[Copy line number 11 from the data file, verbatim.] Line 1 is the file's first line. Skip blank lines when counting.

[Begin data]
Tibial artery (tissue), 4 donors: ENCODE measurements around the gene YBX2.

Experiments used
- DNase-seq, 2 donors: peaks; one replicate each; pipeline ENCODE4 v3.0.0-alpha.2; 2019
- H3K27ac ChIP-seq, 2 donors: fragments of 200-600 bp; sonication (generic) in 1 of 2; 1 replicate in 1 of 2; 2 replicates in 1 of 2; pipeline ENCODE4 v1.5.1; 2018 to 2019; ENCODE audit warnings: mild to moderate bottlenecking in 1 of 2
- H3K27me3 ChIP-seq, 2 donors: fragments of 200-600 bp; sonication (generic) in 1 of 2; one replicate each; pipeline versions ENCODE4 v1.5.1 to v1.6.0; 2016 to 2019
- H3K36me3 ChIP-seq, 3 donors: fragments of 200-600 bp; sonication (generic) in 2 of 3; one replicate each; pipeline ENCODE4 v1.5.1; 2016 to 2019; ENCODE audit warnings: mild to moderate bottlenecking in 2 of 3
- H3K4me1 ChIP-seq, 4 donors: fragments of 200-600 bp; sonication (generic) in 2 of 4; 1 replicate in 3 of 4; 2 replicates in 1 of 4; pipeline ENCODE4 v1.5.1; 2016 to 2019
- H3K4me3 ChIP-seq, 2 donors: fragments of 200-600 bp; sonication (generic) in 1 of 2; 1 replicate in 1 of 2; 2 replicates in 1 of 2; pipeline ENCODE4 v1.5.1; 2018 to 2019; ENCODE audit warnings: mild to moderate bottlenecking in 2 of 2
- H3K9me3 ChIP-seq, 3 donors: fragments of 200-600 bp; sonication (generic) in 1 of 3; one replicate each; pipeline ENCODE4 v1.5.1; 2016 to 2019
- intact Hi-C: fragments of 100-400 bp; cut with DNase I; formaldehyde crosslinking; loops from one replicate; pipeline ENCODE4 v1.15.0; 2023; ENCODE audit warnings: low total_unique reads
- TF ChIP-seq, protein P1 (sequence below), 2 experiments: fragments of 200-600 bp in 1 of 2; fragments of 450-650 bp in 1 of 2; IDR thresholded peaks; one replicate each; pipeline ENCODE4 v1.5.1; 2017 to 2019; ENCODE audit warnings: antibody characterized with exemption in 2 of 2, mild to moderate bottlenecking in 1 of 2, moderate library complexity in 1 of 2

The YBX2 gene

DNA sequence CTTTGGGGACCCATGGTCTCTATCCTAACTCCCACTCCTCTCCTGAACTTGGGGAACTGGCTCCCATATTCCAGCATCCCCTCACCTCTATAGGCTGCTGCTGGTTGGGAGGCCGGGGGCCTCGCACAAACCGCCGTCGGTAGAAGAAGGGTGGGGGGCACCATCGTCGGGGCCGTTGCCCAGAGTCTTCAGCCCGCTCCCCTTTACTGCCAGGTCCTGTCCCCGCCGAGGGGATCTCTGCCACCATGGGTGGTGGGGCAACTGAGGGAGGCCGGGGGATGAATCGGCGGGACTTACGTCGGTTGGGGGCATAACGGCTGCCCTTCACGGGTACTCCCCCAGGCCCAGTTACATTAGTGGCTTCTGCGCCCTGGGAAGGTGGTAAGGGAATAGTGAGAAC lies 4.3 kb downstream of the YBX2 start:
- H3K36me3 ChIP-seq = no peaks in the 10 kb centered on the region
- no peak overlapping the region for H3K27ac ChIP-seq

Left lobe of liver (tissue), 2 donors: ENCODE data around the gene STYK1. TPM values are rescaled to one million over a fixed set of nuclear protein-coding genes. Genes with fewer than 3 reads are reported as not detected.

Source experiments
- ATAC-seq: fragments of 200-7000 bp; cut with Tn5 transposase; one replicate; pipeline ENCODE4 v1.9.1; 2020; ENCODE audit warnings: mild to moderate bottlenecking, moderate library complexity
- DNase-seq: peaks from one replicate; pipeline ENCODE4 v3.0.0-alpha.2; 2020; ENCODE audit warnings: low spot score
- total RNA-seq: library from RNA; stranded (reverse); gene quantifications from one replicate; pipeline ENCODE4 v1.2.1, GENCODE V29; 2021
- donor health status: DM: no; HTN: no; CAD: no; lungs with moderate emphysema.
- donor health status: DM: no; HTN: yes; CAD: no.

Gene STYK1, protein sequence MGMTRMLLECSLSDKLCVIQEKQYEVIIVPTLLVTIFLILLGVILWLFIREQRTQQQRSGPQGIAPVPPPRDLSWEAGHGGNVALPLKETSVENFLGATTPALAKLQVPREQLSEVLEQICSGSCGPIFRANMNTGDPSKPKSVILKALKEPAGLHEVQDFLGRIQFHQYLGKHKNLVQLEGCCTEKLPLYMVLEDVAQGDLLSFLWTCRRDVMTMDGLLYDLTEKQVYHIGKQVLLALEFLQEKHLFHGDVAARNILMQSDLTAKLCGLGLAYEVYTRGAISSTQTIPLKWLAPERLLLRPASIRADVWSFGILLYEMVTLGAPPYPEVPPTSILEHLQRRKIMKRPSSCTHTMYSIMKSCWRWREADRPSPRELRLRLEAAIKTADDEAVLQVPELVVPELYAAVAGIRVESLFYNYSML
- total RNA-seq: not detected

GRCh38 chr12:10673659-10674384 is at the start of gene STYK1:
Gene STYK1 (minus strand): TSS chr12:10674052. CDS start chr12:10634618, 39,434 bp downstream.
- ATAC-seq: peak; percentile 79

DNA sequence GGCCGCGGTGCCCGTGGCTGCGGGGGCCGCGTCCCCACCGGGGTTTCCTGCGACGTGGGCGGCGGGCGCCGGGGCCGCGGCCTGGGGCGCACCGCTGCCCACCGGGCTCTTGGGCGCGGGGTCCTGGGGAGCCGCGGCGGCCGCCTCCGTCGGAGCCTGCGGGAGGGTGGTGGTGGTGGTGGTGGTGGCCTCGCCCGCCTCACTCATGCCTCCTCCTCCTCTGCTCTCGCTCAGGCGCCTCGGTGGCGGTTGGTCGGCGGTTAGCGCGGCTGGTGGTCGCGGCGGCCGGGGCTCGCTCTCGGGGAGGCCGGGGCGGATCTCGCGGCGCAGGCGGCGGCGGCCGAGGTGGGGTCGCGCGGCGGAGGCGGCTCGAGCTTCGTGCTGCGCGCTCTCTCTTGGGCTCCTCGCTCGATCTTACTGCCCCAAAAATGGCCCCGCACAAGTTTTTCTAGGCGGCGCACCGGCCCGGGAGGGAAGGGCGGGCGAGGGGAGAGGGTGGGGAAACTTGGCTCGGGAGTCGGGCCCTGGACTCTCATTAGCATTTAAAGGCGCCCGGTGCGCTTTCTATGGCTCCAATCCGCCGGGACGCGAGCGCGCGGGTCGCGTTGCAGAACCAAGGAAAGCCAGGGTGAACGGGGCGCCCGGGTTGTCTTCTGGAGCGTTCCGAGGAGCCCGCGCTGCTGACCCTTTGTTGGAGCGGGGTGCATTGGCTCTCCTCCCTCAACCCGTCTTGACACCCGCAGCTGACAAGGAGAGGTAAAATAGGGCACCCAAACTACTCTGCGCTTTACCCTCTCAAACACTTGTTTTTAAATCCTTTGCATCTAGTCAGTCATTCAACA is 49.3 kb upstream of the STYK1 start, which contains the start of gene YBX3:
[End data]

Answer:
- TF ChIP-seq, protein P1 (sequence below), 2 experiments: fragments of 200-600 bp in 1 of 2; fragments of 450-650 bp in 1 of 2; IDR thresholded peaks; one replicate each; pipeline ENCODE4 v1.5.1; 2017 to 2019; ENCODE audit warnings: antibody characterized with exemption in 2 of 2, mild to moderate bottlenecking in 1 of 2, moderate library complexity in 1 of 2